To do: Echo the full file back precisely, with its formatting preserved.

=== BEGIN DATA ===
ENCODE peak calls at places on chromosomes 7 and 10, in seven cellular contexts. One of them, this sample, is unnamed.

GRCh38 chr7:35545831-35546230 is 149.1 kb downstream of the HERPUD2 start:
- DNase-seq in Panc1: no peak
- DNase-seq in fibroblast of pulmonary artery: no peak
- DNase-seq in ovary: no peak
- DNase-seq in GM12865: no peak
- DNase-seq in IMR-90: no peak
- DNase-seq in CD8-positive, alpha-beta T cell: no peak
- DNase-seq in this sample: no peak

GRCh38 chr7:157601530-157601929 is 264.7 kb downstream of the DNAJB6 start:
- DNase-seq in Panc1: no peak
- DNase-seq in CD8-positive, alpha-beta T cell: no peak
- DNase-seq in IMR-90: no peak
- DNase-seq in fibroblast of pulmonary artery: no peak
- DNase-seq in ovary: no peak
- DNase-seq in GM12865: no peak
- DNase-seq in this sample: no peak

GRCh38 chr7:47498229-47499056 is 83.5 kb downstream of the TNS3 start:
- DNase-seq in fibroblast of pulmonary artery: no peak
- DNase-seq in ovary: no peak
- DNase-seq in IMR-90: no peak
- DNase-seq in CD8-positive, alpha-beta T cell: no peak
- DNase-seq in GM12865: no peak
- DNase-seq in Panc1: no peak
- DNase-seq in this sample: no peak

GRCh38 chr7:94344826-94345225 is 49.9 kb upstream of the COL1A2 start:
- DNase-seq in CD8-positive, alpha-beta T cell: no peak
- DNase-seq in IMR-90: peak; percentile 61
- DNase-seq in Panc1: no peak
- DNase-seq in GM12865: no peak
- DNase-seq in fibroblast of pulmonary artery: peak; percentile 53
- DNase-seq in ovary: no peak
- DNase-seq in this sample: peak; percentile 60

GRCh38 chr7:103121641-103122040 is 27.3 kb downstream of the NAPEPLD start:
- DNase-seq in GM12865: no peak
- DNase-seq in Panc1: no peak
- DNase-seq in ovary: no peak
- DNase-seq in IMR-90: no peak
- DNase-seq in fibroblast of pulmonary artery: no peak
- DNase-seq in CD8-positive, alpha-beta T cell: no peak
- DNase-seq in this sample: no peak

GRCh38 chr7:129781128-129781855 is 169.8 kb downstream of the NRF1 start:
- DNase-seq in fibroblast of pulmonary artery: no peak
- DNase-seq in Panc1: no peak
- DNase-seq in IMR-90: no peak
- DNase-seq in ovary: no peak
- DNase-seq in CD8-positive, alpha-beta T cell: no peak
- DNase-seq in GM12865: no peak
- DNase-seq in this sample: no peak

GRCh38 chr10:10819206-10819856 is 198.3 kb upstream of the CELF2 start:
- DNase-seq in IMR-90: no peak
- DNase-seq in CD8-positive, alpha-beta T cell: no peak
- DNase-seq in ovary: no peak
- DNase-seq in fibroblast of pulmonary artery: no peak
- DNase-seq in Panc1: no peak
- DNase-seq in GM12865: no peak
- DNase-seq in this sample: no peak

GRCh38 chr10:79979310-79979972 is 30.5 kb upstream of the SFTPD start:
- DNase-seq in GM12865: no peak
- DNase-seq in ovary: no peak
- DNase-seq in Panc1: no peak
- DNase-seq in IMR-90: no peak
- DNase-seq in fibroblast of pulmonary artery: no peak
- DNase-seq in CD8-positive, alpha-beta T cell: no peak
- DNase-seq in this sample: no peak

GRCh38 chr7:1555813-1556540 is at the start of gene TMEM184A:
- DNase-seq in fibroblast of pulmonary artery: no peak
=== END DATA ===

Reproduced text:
ENCODE peak calls at places on chromosomes 7 and 10, in seven cellular contexts. One of them, this sample, is unnamed.

GRCh38 chr7:35545831-35546230 is 149.1 kb downstream of the HERPUD2 start:
- DNase-seq in Panc1: no peak
- DNase-seq in fibroblast of pulmonary artery: no peak
- DNase-seq in ovary: no peak
- DNase-seq in GM12865: no peak
- DNase-seq in IMR-90: no peak
- DNase-seq in CD8-positive, alpha-beta T cell: no peak
- DNase-seq in this sample: no peak

GRCh38 chr7:157601530-157601929 is 264.7 kb downstream of the DNAJB6 start:
- DNase-seq in Panc1: no peak
- DNase-seq in CD8-positive, alpha-beta T cell: no peak
- DNase-seq in IMR-90: no peak
- DNase-seq in fibroblast of pulmonary artery: no peak
- DNase-seq in ovary: no peak
- DNase-seq in GM12865: no peak
- DNase-seq in this sample: no peak

GRCh38 chr7:47498229-47499056 is 83.5 kb downstream of the TNS3 start:
- DNase-seq in fibroblast of pulmonary artery: no peak
- DNase-seq in ovary: no peak
- DNase-seq in IMR-90: no peak
- DNase-seq in CD8-positive, alpha-beta T cell: no peak
- DNase-seq in GM12865: no peak
- DNase-seq in Panc1: no peak
- DNase-seq in this sample: no peak

GRCh38 chr7:94344826-94345225 is 49.9 kb upstream of the COL1A2 start:
- DNase-seq in CD8-positive, alpha-beta T cell: no peak
- DNase-seq in IMR-90: peak; percentile 61
- DNase-seq in Panc1: no peak
- DNase-seq in GM12865: no peak
- DNase-seq in fibroblast of pulmonary artery: peak; percentile 53
- DNase-seq in ovary: no peak
- DNase-seq in this sample: peak; percentile 60

GRCh38 chr7:103121641-103122040 is 27.3 kb downstream of the NAPEPLD start:
- DNase-seq in GM12865: no peak
- DNase-seq in Panc1: no peak
- DNase-seq in ovary: no peak
- DNase-seq in IMR-90: no peak
- DNase-seq in fibroblast of pulmonary artery: no peak
- DNase-seq in CD8-positive, alpha-beta T cell: no peak
- DNase-seq in this sample: no peak

GRCh38 chr7:129781128-129781855 is 169.8 kb downstream of the NRF1 start:
- DNase-seq in fibroblast of pulmonary artery: no peak
- DNase-seq in Panc1: no peak
- DNase-seq in IMR-90: no peak
- DNase-seq in ovary: no peak
- DNase-seq in CD8-positive, alpha-beta T cell: no peak
- DNase-seq in GM12865: no peak
- DNase-seq in this sample: no peak

GRCh38 chr10:10819206-10819856 is 198.3 kb upstream of the CELF2 start:
- DNase-seq in IMR-90: no peak
- DNase-seq in CD8-positive, alpha-beta T cell: no peak
- DNase-seq in ovary: no peak
- DNase-seq in fibroblast of pulmonary artery: no peak
- DNase-seq in Panc1: no peak
- DNase-seq in GM12865: no peak
- DNase-seq in this sample: no peak

GRCh38 chr10:79979310-79979972 is 30.5 kb upstream of the SFTPD start:
- DNase-seq in GM12865: no peak
- DNase-seq in ovary: no peak
- DNase-seq in Panc1: no peak
- DNase-seq in IMR-90: no peak
- DNase-seq in fibroblast of pulmonary artery: no peak
- DNase-seq in CD8-positive, alpha-beta T cell: no peak
- DNase-seq in this sample: no peak

GRCh38 chr7:1555813-1556540 is at the start of gene TMEM184A:
- DNase-seq in fibroblast of pulmonary artery: no peak